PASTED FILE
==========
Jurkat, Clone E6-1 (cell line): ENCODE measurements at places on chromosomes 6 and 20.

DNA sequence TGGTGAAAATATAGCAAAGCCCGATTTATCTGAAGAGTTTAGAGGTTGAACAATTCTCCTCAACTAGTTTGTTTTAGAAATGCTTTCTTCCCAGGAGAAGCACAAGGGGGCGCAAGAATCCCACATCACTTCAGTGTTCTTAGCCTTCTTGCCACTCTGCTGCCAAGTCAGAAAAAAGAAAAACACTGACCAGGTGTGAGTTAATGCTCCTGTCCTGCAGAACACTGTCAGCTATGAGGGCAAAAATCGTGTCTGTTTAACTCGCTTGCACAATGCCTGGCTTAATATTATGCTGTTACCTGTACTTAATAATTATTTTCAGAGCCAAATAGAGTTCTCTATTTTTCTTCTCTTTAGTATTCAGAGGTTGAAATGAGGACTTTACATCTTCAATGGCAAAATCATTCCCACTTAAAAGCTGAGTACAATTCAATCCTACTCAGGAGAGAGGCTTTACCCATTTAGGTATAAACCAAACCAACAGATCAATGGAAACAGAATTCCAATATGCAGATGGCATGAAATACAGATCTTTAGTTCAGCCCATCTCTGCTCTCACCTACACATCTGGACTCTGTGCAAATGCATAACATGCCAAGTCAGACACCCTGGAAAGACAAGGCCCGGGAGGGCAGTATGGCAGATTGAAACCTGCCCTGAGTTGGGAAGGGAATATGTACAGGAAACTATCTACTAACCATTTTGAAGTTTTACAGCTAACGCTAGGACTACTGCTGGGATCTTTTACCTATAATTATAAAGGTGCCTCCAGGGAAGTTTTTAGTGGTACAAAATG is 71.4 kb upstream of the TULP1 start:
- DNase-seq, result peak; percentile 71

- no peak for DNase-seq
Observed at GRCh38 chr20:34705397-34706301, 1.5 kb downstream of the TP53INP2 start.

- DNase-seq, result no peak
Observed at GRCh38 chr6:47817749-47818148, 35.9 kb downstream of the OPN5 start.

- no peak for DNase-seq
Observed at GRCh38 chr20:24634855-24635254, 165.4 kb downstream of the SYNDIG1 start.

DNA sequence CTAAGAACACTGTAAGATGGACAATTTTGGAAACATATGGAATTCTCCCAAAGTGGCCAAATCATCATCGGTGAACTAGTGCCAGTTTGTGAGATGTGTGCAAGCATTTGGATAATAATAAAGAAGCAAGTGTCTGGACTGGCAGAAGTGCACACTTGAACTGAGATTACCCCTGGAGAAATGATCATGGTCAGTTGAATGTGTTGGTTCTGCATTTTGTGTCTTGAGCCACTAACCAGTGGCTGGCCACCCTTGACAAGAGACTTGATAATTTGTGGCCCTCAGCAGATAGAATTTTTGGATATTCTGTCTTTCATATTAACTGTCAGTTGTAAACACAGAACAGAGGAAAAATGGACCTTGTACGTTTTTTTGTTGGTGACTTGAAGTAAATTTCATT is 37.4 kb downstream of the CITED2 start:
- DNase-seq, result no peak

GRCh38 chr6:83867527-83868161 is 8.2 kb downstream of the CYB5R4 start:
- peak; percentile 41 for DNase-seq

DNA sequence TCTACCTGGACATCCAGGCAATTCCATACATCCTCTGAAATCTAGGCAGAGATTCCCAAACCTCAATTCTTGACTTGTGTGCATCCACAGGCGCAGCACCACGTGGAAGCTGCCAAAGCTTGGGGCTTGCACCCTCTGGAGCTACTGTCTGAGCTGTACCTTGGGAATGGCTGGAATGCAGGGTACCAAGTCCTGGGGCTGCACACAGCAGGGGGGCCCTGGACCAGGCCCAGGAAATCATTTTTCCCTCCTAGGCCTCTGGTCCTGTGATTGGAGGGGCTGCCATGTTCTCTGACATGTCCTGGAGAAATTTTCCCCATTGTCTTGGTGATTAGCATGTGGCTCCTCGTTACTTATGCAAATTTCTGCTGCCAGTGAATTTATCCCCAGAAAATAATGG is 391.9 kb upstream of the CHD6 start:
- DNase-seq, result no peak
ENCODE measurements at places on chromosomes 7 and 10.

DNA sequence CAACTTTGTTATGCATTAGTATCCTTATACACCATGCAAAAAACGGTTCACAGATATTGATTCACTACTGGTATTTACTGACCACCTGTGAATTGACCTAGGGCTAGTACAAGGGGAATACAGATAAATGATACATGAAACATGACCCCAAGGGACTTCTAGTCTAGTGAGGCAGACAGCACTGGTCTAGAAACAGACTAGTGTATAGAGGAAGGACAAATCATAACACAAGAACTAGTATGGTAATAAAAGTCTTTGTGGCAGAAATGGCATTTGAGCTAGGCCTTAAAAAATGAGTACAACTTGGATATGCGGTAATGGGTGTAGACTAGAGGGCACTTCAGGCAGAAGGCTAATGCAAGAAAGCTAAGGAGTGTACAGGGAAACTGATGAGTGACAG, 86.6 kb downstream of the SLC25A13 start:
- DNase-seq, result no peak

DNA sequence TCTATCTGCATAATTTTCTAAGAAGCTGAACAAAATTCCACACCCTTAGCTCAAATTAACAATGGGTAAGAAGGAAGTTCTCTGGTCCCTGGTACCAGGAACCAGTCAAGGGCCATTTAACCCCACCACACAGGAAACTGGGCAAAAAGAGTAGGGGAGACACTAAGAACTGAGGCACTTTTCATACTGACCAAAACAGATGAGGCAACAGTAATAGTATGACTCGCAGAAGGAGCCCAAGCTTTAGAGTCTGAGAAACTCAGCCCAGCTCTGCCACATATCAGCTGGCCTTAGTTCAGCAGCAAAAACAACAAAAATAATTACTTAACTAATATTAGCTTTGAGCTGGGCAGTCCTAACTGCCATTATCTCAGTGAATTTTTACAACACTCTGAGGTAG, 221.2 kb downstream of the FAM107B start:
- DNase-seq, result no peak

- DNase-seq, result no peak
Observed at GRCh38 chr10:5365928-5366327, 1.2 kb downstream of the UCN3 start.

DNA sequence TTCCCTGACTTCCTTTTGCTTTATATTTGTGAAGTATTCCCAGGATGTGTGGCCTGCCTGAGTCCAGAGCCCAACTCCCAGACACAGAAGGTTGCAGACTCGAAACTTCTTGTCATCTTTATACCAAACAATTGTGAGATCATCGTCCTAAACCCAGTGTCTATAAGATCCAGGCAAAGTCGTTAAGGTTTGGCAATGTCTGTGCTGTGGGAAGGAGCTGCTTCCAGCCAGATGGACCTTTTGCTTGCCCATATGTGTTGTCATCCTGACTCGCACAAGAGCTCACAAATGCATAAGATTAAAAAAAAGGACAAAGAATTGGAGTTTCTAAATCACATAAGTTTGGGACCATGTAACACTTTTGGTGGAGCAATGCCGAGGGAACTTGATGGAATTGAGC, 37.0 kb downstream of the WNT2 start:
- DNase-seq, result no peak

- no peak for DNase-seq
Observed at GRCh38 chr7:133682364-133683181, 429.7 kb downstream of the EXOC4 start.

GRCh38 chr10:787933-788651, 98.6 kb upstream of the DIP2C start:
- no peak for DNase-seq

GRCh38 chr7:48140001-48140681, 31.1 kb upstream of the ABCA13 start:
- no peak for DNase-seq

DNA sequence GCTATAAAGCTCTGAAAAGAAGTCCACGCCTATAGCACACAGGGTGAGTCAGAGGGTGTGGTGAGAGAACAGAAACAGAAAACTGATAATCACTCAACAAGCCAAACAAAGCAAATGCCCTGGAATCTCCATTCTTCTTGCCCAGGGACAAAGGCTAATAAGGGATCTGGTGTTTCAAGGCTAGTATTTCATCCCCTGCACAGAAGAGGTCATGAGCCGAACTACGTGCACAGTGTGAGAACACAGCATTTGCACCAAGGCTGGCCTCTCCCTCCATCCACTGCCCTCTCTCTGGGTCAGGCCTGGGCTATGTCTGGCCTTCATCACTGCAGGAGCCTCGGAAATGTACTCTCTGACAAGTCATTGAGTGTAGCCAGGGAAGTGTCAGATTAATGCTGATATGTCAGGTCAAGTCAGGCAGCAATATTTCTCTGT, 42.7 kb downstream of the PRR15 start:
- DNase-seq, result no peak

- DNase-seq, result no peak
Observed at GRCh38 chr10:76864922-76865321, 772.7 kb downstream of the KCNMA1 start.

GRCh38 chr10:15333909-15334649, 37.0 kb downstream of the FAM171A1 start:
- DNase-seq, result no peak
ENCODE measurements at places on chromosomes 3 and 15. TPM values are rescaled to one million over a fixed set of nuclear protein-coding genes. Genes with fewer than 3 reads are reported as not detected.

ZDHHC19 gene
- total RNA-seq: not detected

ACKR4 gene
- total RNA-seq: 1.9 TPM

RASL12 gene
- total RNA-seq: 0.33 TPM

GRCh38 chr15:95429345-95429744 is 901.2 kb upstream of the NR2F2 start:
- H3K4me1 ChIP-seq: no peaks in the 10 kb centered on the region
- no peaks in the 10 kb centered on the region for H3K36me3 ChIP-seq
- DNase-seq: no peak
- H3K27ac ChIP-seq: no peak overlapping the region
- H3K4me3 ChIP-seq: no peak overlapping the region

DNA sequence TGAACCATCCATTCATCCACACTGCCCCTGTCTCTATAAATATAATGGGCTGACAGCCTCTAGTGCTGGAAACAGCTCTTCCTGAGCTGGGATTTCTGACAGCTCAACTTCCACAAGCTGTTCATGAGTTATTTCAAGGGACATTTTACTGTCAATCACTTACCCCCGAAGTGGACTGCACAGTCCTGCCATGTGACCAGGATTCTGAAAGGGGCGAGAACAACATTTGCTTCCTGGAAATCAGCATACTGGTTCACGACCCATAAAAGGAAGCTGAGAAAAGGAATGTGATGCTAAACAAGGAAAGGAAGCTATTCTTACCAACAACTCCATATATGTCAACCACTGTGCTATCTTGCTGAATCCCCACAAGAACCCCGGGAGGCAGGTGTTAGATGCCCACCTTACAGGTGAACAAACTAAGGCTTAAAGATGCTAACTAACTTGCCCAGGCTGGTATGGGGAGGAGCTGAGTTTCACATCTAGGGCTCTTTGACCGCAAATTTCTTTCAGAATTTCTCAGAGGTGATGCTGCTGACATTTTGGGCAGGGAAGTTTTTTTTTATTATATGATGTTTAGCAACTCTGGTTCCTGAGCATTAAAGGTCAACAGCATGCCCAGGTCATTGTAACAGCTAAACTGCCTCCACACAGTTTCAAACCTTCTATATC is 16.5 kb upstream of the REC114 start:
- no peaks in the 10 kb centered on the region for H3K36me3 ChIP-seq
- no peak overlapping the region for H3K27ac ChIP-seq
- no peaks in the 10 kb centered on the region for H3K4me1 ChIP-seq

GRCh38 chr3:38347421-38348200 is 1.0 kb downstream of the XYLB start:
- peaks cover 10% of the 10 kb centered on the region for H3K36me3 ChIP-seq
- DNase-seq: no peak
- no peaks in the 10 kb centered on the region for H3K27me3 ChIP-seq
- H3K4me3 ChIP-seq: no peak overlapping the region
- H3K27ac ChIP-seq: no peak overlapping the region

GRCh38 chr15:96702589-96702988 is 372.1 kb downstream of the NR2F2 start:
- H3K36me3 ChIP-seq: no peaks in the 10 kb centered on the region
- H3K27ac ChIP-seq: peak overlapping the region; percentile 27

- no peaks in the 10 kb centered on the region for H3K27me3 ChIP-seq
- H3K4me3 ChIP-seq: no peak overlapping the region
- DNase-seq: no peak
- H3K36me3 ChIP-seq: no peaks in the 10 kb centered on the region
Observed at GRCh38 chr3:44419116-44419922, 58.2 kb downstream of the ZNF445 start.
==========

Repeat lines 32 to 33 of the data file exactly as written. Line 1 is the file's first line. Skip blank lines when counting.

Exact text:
- DNase-seq, result no peak

- DNase-seq, result no peak